Hope Star from Hope, Arkansas on July 2, 1946 · Page 5
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Hope Star from Hope, Arkansas · Page 5

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Hope, Arkansas
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Tuesday, July 2, 1946
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Page 5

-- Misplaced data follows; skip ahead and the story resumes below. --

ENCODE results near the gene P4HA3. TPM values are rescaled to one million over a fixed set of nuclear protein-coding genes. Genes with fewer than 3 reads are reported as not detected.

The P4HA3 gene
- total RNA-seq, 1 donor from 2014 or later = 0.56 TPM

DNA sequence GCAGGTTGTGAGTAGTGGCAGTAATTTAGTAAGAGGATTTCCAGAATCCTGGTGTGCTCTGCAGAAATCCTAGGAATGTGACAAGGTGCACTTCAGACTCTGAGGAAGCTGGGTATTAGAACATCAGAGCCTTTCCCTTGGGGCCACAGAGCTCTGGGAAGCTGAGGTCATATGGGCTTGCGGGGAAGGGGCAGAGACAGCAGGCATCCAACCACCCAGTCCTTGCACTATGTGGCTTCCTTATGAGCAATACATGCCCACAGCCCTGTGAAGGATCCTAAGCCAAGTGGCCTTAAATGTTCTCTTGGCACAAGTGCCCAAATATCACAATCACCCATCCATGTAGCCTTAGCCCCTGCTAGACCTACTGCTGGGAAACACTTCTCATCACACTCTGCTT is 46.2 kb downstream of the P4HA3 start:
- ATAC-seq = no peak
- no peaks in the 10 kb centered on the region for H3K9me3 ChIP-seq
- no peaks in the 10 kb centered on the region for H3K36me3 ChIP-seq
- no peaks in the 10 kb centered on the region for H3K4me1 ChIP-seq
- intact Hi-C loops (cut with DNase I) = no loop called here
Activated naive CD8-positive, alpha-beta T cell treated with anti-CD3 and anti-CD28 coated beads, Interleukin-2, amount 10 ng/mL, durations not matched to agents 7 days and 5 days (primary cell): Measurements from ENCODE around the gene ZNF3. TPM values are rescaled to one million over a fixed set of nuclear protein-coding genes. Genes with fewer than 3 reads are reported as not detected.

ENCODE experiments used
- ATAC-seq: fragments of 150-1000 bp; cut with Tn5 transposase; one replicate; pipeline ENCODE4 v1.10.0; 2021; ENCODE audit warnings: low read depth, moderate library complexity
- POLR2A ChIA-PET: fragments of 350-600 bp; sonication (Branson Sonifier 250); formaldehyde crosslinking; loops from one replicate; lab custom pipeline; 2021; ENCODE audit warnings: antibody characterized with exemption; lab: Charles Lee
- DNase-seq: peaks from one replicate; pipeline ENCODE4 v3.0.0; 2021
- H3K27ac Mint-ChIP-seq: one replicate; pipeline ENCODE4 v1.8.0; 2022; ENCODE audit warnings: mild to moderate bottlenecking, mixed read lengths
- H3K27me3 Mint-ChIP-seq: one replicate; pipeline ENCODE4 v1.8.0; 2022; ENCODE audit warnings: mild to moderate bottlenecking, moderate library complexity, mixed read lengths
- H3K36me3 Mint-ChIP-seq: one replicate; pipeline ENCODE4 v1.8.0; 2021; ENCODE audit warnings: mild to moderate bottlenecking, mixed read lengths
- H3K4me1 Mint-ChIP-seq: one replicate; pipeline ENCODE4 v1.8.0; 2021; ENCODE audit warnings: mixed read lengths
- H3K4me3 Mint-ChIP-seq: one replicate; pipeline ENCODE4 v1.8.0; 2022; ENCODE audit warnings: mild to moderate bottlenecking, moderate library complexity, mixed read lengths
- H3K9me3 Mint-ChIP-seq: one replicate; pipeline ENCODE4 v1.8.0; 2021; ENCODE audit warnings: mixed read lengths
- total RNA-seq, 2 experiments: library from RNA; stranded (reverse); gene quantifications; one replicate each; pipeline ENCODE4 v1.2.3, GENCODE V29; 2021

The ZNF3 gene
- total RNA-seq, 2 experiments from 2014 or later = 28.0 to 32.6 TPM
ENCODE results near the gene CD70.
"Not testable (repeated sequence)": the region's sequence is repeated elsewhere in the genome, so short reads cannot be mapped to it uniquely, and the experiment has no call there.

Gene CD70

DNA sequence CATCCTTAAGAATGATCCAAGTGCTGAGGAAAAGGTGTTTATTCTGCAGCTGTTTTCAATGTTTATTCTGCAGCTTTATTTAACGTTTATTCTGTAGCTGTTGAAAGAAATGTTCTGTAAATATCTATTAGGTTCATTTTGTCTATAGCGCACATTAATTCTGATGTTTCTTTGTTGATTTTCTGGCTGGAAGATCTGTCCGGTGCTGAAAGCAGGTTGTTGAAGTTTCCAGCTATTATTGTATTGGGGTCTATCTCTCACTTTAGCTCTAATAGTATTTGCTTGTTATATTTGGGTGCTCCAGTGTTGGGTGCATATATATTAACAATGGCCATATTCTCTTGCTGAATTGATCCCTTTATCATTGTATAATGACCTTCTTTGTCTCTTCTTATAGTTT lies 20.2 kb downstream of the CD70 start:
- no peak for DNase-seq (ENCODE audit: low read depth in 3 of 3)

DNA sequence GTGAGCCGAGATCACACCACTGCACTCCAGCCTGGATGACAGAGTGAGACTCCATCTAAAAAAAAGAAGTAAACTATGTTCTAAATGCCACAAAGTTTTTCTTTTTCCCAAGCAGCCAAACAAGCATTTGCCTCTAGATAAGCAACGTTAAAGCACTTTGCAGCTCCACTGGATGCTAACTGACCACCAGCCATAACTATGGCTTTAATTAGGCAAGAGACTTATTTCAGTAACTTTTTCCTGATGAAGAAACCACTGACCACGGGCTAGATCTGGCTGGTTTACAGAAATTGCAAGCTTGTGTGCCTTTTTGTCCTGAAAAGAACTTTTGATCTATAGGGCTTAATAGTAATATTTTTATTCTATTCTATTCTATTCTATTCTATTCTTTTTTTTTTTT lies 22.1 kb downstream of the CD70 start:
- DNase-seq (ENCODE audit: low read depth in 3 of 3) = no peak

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I ''••j 1 t hfi m '!/?, l!l l!i f l!i| Ijfi r > s I ii'.t " H,0 P E S T A R, H 0 P £, A ERA N S Tuesday, July 1, ^^^^ 2, 1946 ". si i C We ore the beneficiaries of the most by a company of men with a profit motive! That ence. The company of men - our forefathers - u ' Their profit motive - the security, freedom u«u country's continent-spanning boundaries. That of every role played by these United States m t and we shall forever strive to pass on the visions... to all future generations born in, o conceived "insurance policy ever fated policy is our nation's Declaration of fend, so carefully weighed each word c'ext. equality of a!S who might ever dwel » Declaration has been the spirit and 1 he past 170 years: we honor it this 4 s of its meaning ... the fulfillment.» _. • .——^^••^••••^•'•••• I1 *'^ MI ^'*^^ ^iNbllHrr^YiNGTRODEO INHOPE JULY 3-4 BIG STREET PARADE WEDNESDAY, JULY 3 at 4p.m. 3 BIG SHOWS JULY 3 — 8 P.M. Night Show Only JULY 4 — 2:30 P. M. - 8 P. M. Two Shows Champion Cowboys - Cov ADMISSION ADULTS CHILDREN U 1.25 60c Tax Included The Following Stores will Hope Furniture Co. Montgomery Ward Order Office Chas, A. Haynes Co. Hitt's Brownbilt Shoe Store Geo. W. Robison & Co. Foster's Shoe Store Western Auto Associate Store Close Wednesday Noon City Electric Co. The Modern Shop Stewart's Jewelry Store Arkansas Louisiana Gas Ideal Furniture Store Feeders Supply Co. A & P Food Store remain closed all day Thursdc 4th: . C. Penney Co. Scott Stores TaSbot's Rephan's idea! Cleaners City Cleaners Kroger's Hawthorne Market ' Grocery & Market 3e Grocery & Market ms Flour & Feed Co, ield's Food Store ueart Grocer Co. -ker's Food Store 3 Grocery & Market HotSpnsigs Resort Caters to Everyone By SAM G. HARRIS Hot Sprini'H, July ;> -- (/|v- The people wlm inluibii this r -sort t P '' " Bronc Riding Here July 3 4 -•• -.•...^--.... rui*.,,. __^!^ * HOMSTAR, HOPE, ARKANSAS soio JK.ll.MlO. ,„ soiling hero, yon can Springs. If you have theres' |im<, vou can Hot -Springs will not provide. Now enjoying one of j(s greatest summer .seasons, Hot Springs is cashing ,,, un Ulo lh that pco!' 1 V l° M K n-' Hlsl lhoir '"comes can ro o , Mllll: "' ! '»'«s mid low Jti- c e oanicrs are not distinguish- iiunj noi 0, r_, ye rvbod V (s ' 11' - i i IT I i'l' U; cln'"'•""•'''° : " Kl •' U)t "t'ecs'sar- Mol ISprings has somotlr.;B lor everybody. Rooms ranging im from SI.an or suits at ?20 can gel a hamburger or ..„ oysters rockefeller al the same y cllnmg oslabli.shmonts. The weekend convention Inn or Ihe well-up- olslerod broker from Now York ind,.r ( ', l ! P( "' U ' niiy '"''• ' ll -'l»xation under the same roof. The taxi driver, the waitress who serves the t-f.-rnmeal mu.sh or lobster .n^burg, Ihe Mold room eik. and the bell hop at one of Top bucking horses will bring many top bronc-rlders to the Fly- '" H ° PC ' S Fa ' r Park Wcdnesda y and Thursday, July 3-4. It is friendly and spontaneous. When room and board are arranged, the visitor casts about uir something to kill time between baths or visits to one of tho city's many medical specialists. The bellhop or waitress sets him right and acts :is Ihough il were a priv- clege lo help. Golf course, bridle pattis. riding academies, xoologieal garens, geological museums, lakes for fishing, boating says T Uic president of the Amcri- Assn., Dr. , • •-• • v i-yi..ii IHlll ill ni I n i"H • . r " •."'n 1.11 in, til n i the swank tourist hotels the sw "" nll »K. "nd the Oaklawn Park smncboy in die b:irber shop the ''""' lj ' : ' CK which "Pcratcs 30 days cop m the patrol ear, the sale-sunn n yL ' : "'' su W er t -' lilbs with menus, 111 " : ' " music and other attractions u> suit any individual's taste arc close at hand. ' Typical of the tolerance woven --- y--- .-n.n., shop an nave 1 Uial subtlety of welcome .hat takes the ache out of blowing your i-isl 10 bill m your three-year-old .-lack • suit. It isn't blantant or studied JjJ 1 ^ natives Dr. Bowman points out thai the men haying the hardest lime are those wilh wives and children to care for. And no wonder. Take a look at Jim, out of the Army a few months, and still unable to solve these problems: Finding a homo where he and his wife and children can live together in peace and privacy ' Hiding office space, so thai he bllsinoss r ° r Getting possession of a car The dealers haven't any time even to This OW T; jatment Often Brings Happy Relief n i1 y PillTc ,r rS r' licvo nn ^'»c hnclcncno uua^aoiiaiimburlay When (lisonloruf kiilncy function pi-rmiti poisonous ninltur to i-emum in your blood it -- t sranty im ss! ,, !c a with snmrtinit nn.l burning unmet tines allows there is something wrong with your kidnoyn or l.l.-idileT. S Don t wait! A»k your tlrui-clst tor Doan's rills, n Blimiilnnl. diuretic. u,.cU niicccssf.illy by millions for over .10 yearn. Doan's Vi™ lappy re iff ami will help the Jfl mH C 3 of There's no guess work employed . . . No subsiifufc ingredienJs used ... When we fill a pre- scription you can rely on us for accuracy and purity. "We've Got It" ; 'Thc Leading Druggist" Phone 62 , . „.. v. .^ i «iv- i (i i n, i_ VV'J V L. I 1 CiO *1 Hoi Springs' .subtle welcome t-iiif ir» •> ,-,-,., " -".V"*' ** vvvii UJ e manner in which the city's ! ,' '. ° '' .™" Wllh "° cal ' l « facie cs refer I o visitors vrom «",, h ^, h ° nc , - : " ld Jim had above the Mason-Uixon line. Else- (' -vt,' ' ° n h ° W3nl lnto lhu where in Arkans-.is an expressive two word term, pronounced as one word, is used to describe these people'. In Hot Springs they ai .inly "northerners." on c Set to If he's gelling neurotic, it's nc wonder. Meanwhile, he is seeing his sav- -ngs eaten into because costs keeo crawling up. A REAL Gl BILL OF RIGHTS , You can't blame Jim for wishing that the Gl Bill of Rights Promised him a chance cither to rent a homo or to buy one al normal prices, rather than at inflationary ones he can't touch Promised him office or shop space, so that he could resume his old business or profession. Promised him tho right lo buj By FRANCIS W. CARPENTER j 'NO "office"' No^hom'o: No car f .h^n"' K ;i -i 7 ! M'~ Six ™n Just a family ho wants lo be able charged by the United Nations with to live with .and provide for Ihe licmendous responsibility of I Thai's Jim's situation assembling an atomic control char- " ' ' tor pusnocl slowly an cad today on their urgent task in a reportnd al- mosphere of complete frankness and good understanding. The men, making up ; , special sub-committee of the \J. N. Atomic Energy Commission, were called to meet al 2:30 p. m . iRDTi today for lhoir second secret session in as many days. An authoritative source who would not permit identification said the first meeting yesterday afler- non saw a clown-io-eartn, irank discussion, with no acrimony. Tins source said the Russian member of the suu-cnrnmitice -in- drei A. Gromyko. wanted lo work on an atomic treaty as a wnole while the American view was advanced that a treaty should be considered step by step. Tho United Stales was represented by 1'crdinand Erbersladl, New VorK invsiment Danker and -i member of the U. S. delegation to trie commission. — -o — Negro Volunteers Way Ahead of White Army Says Washington, July 1 -,/iv- , ,, 0 \\ ar Department disclosed without comment today that Negro Volun- "oi.s were being signed up in tho . suiar Army-a intensive recruiting campaign on a ratio or one 10 live with white soldiers Under an official policy announced in March Ihe •'accepted ration for creating a trooo basis in Ihe postwar army" w;is -,,, bo , h( , 01 c-to-ton proportion of Negroes to whites in the civilian population. . In disclosing the current recruiting trend officials said merely U-h'.l all comers" were being ac- basis :jl individual quahlic-jiion, bill suggosted thai a statement might be forthcoming later By RUTH MILLETT NEA Staff Writer "A considerable number of returning servicemen who might ol- | liorwisa have made a good adjustment lo civilian life arc b'oiii" thrown into a neurotic ptalo as a result of finding Ihe country thov clclendcd m a chaotic condition' 1 U —' i - — Mauriello, Lewis fro Sign for Match September 18 By JACK CUDDY Now York, July 2 — (UPj- Uiainpion ,)oe Louis and Challen ficr Tami Mauriello of the Bron> are expected to sign tomorrow '"o a licavyweiKht title ::ight at Yan keo Stadium, Sepl. 18. After more than a week of ne golialions, Mauriello and Manage James (Lefty) Remini have agreed to terms, il was learned (today. /They arc believed to havi accepted 18 1-2 per cent of the ne gate .Louis will recive cent. 40 DC atWYLIE's When your car needs attention, drive in to your Gulf dealer, and let us service it right. WE ARE OPEN 24 HOURS DAILY to Service Your Car ® Good Gulf Gasolines and Oils ©.Expert Wash and Grease • Wrecker Service ® Chassis Steam Cleaned @ ©thet-Services Arch 3rd & Wulnui Charles Hope, Ark. ...._ la-round bout, i n whicl Jolting Joe will be defending hi. title tor the 23rd lime, .is expected by Mike Jacobs to atlract a gros Kate of more than $750,000. Louis and Manager Marshal Miles, both oul of Ihe cily today have been summoned to nice Mauriello and Remini tomorro\ at 20th Century headquarters where the signing ceremony prob ably will occurr. Louis announced on the nigh on June 19 lhat he would not vigh again this year. That was in Ihi dressing room al the stadium jus alter trie chain]) had knocked ou billy wonn in tho eighth round o Ibcir LOUS, 564 fiasco. Meanwhile promoter Jacobs apparently iieiped Joe to change his mind UoMpito Joe's cut of $625,916 fron the June H). Receipts, tho chain] still seems to have the "shorts" alter figuring out what he owec Uncle Sam and Uncle Mike. Sentenced for Offenses Against Young Daughter Phoenix, Ariz., July 2 —(/Pi— A sentence of 17 1-2 to 1 31-2 years imprisonment on Iwo charges 01 morals offenses against .his 12-yeai old daughter today lay ahead of (ichard R. 'Ihomas, who admitted ins tor yof kidnapping and lulling t>ii:-.annc Dognan of Chicago was false. Superior Judge James Walsh sentenced the -12-year-old radio singer 1 and pool yesterday. Ho gave him 13 io 13 1-2 years foi attempted rape and •! 1-2 to 5 years for unnatural sex acls the mint that could bo given him under Arizona law . Thomas last week "confessed" ho had killed and dismembered Ihc body of six-year-old Suzanne lasl January. In three clays of ernes- liomng, Chicago officers broke down nis story, and he admitted to them that ho Had told it in an cl- lorl lo got out of the stac so he wouldn have o go to prison on the morals charges. o Wederneyer's Return to China May Be ' to Relieve Marshall Shanghai, July 2 -(/p,- Reports that U. b. Ll. Gen. A. C .wedo- meycr is returning i.o China were regarded by many observers nere touay as possibly a prelude to the Jcturn home of General Marshall American envoy' who has labored lor months lo achieve peace in this divided land. . Observers based their unconfirmed conclusion upon the sup- not have been returned to China position lhat Wcdomevor would not nave been returned' lo China merely lu command U. is Annv forces—since these arc now a mere Handful of men. And by virtue of his experience m Cnina and nib good .standing with Generalissimo Chian gls'ai- i?,', le i c uncl oul °i' Chinese leaders, Wedemcyer i:; considered pcrnaps boiler qualified than anyone else to assume Marshall's delicate task—or, if Marshall remains, to assist the special envoy. U.S. to See Fair Play in Mississippi By MARTHA COBLE Jackson, Miss., July 2 — (UP) — Sen. Theodore G. (The Man) Bilbo, confidently predicted a victory today in his third term try, as the attention of the nation centered on Mississippi's Democratic primaries. . Bilbo, who campaigned on a plea lor retention of white supremacy, and asked "all red-blooded Mississippians to go to any means in or' der to keep Negroes from voting," closed his campaign last night with the declaration that "every day is a good day, but tomorrow will be best of all." He climaxed with an appeal for Mississippi voters to "give me the greatest victory of my life. .. 'Re-elect me so I can say to the Negro lovers of the North, to the advocates of social equality . to the enemies of the South, that my fight, my stand, my views and convictions have been approved by the great body of Anglo-Saxon people of rny slate. "Lay aside every petty prejudice and every partisanship and give me such a vote that I may go back to Washington with greater determination, greater influence, and the confidence of the nation," he urged. "Get out every vehicle that will roll to make a heroic effort to see to it that every while man and woman gels to the polls." With Justice Department promises of fair play for all at the polls, Mississippi's 1,106,327 white and 1,074,578 Negro citizens today also were to decide whether Congressman John E. Rankin, of Tupelo, will return to Washington as first district representative. Former Naval Commander Nelson Lcvings; Supreme Court Clerk Tom Q .kills, former Congressman Ross Collins, and former State Senator Frank Harper, opposed 69- year-old Bilbo, of Poplarville Both Levings and Ellis predicted they would receive enough votes to force a runoff in the race. -o May Set Date for21-Natson Conference By JOSEPH DYNAN Paris, July 2 — </P)—With an accord on the knotty problem of Triste apparently within their grasp, the Big Four foreign ministers seemed on the verge today of setting the date for a 21-nalion general European peace conference. The council yesterday, in what western power sources described as a "very great advance." adopted French Foreign Minister Georges Bidault's compromise proposal for Yugoslavia's western frontier, but both Secretary o f btalc .Tames F. Byrnes and British J-oreign Secretary Ernest Bevin said they wanted more time to consider a companion project i'or internationalizing Trieste. They said they would give their answers today. Byrnes conferred for more than a half an hour this morning at his hotel with Edward Kardelj, Yugoslavia's vice premier, but there was no indication of the topic discussed. Russian Foreign Minister Vy- acncslav M. Molotov, in one of the most dramatic moments of these conferences, accepted both proposals yesterday, thus agreeing to establish the new Italian- Yugoslav boundary along n line running generally from Tarvision to Gorizia, then over to a few miles east of Trieste and down to the coast just south of Cnpodis- tna. on Expansion of Japs Told By MILES W. VAUGHN Tokyo, July 2 — (UP) — The United States had a tacit understanding with the Japanese government that Japan could expand ' peacefully" into Manchuria, a prosecution witness indicated today in the war crimes trial. The witness was .ormer Admiral Keisuke Okacla who was called in Ihc prosecution case against 27 leading Japanese war criminal suspects. The prosecution is attempting to trace the steps of Japanese aggression in Asia. in cross examination, Okada said one of the great problems confronting Japan at the lime of the Manchurian .incident of 1931 was overpopulation. Her most pressing need was to .rind a population outlet somewhere, he said. Oknda said that since the United States would not permit Japanese immigration into its territories, he understood there was a "tacit understanding that Japan could expand into Manchuria peacefully." Okada repeated his statement at the insistence of Sir William Webb president of the international military tribunal, who said his testimony was extremely important. The implication of Okada's words was that the Japanese believed ihe United States would not oppose fur- Ihor Japanese penetration into MocArthur Given Ovation on Arrival in Philippines Manila, July 2 —{/I')— Gen Douglas Milt-Arthur, honor guest at the July 4 Independence ceremonies of the islands he liberated, arrived from Japan today in his glistening C-54 transport plane Bataan". He was given a tumultous welcome at Nichols Field. The firsl to greet him wore Philippines President Manuel Roxas and the American high commissioner, Paul V Mi-Null. Mat-Arthur embraces .Roxas affectionately .several McNutl HC JU ' d a b ' fi " hc ' U °" lor Mrs. MacArlhur was \vilh the supreme Allied commander on his nrsl Irip trom Japan since he left Manila last August upon the Japa- ne^sc surrender. The general reviewed an honor guard of the 80th division and received a salute of 19 guns. Sen Millard E. Tydings CD-Md) and Postmaster General Robert E. Hanncgan flew from Gu.rrn a day ahead of schedule, hitchhiking with Lt. Gen. George E. Kcnney. Although they showed up unexpectedly, President Roxas was on hand to greet, them. Roxas and Tydinas are old friends. The balance of the Americcan delegation is expected from Guam later today. By tomorrow represenlalives of m . orc tnan 50 nations should be in Manila. Manchuria — provided il were achieved peacefully. The witness told the court that the cabinet under Giichi Tanaka planned to advance first inlo Manchuria and then China by poaco- lul means. Asked whether this was Hie import of the notorious Tanaka memorial which reputedly embodied Tanaka's alleged schemn for world conquest. Okada said he doubted whether such a document ever existed. Japan's, aggressively planned conquest of Manchuria was preceded by the assassination of Manchurian War Lord Marshal Chang Tso-Lm by a group of young Japanese officers, Okada said. (Okada barely escaped assassination himself in 1936 during n vili- tary mutiny in Tokyo ) " The former admiral bluntly told the court that the Japanese civilian government entirely lost control of the Japanese armv during the months preceding and :rollow- Vo? 1 T , Miln churian incident in 1931. Later cabinets, he said, were completely dominated and controlled" by the army. He also described the army -itself as completely under the domination of Japanese ultra-nationalists and extremists who did whatever they pleased without bothering to inform either the -.-mperor or the series of cabinets that rose and fell in Tokyo. When Chang was defeated and wished to withdraw to Mukden Japanese militarists decided to kill him, Okada said RENTS DOWNRENT SDOWN Eau Claire, Wis., July 2 -(/)>)Landlord Albert Alscth said the reason he lowered rents on his lour apartments by 2 a month and also reduced the rental on stores here and in Menomonic, Wis was •1 wa , nted to se t an example to other landlords. He added that he hadn't reduced This great medicine Is famous to cllevo pain, nervous distress and weak, cranky, -dragged out' reel- .ngs, of,-6uch clays—when duo to fe- functional monthly dlstur- fine stomachic tonic! ara VEGETABLE COMPOUND BEWARE OF P £-M rcvon i that nn Basing i Worms adultS arc victira » in the laboratories of Dr. D. Jayne ™Son « r f™? 11 CE8 y- to -tol<e P-W tablets live satieraclion or your money back So whv take chance, on Pin-Wormn ! If yoS suspect this ucly jnfection, ask your druccilt for P-W and follow the directions fc It s easy to remember : P-W for Pin-Worma t Page F!v« '' " ' . rents earlier because "I didn't want OPA to gel the credit." Personal Property Floater insurance assures you of the "right" insurance in case of loss. We'd like to tell you more about it. Roy Anderson INSURANCE 210 South Main Phone 810 Hope, Ark. Phone 384 We Pick Up and Deliver QUALITY CLEANING & PRESSING Sol-tex Process Dry Cleaning We have Plenty MOTH PROOF BAGS 111 South Elm Hope, Ark. In Addition to Clothing, Food, Lodging, Medical and Dental Care, and Liberal Retirement Privileges Master Sergeant or First Sergeant Technical Sergeant Staff Sergeant . . Sergeant . . . . . Corporal Private First Class Private ....... 20 Years' Service Starting Base Pay Par Month $165.00 135.00 115.00 100.00 90.00 80.00 75.00 SN ADDITION TO THE ABOVE: 20% Increase for Service Overseas. 50% If Member of Flying or Glider Crews. 5% Increase in Pay for Each 3 Years of Service. MONTHLY RETIREMENT INCOME AFTER: 30 Years' Service $185.63 151.88 129.38 112.50 101.25 90.00 84.38 i HIGHLIGHTS OF REGULAR ARMY ENLISTMENT 1. Knlistments for 1 ' •',, 2 or 3 yours. (One-year enlistments permitted for men now in the Army with 0 or more months of service.) 2. Enlistment age from IS to 34 years inclusive (17 witli parents' consent) except for men now in Army, who may reenlist at any ago, and former service men depending on length of service. 3. A reenlistment. bonus of $50 for each year of active service since such bonus was last paid, "or since last entry into service, provided reen list men t is within 90 days after last honorable discharge. 4. Up to 90 days' paid furlough, depending on length of service, with travel paid to home and return, for men now in the Army who reenlist. 5. A thirty-day furlough each year with full pay. 6. Musverinu-out pay (baso.d upon length of service) to all men who are dischargod to enlist or reenlist. 7. Option to re-tire at half pay for tho rest of your life after 'JO years' service - increasing to tlm-f-f|ii!irtcrs pay after 30 years' service. (Retirement income in grade of Master or First Sergeant up to $1S5.(M per month for life.) All previous active federal military service counts toward retirement. 8. Rpnofits under the Gl Bill of Rights for men who enlist on or before October 5, 194U. 9. Choice of branch of service and overseas theater (of those still open) on 3-year enlistments. AT YOUR NEAREST U. $, ARMY RECRUITING STATION ( v. .A. PJO O.J] / O B fOR YOU U. S. Army ' '' Hope 7 Arkansas 'CJf O CS' TH I £ PROFESSION NOW 1 * ^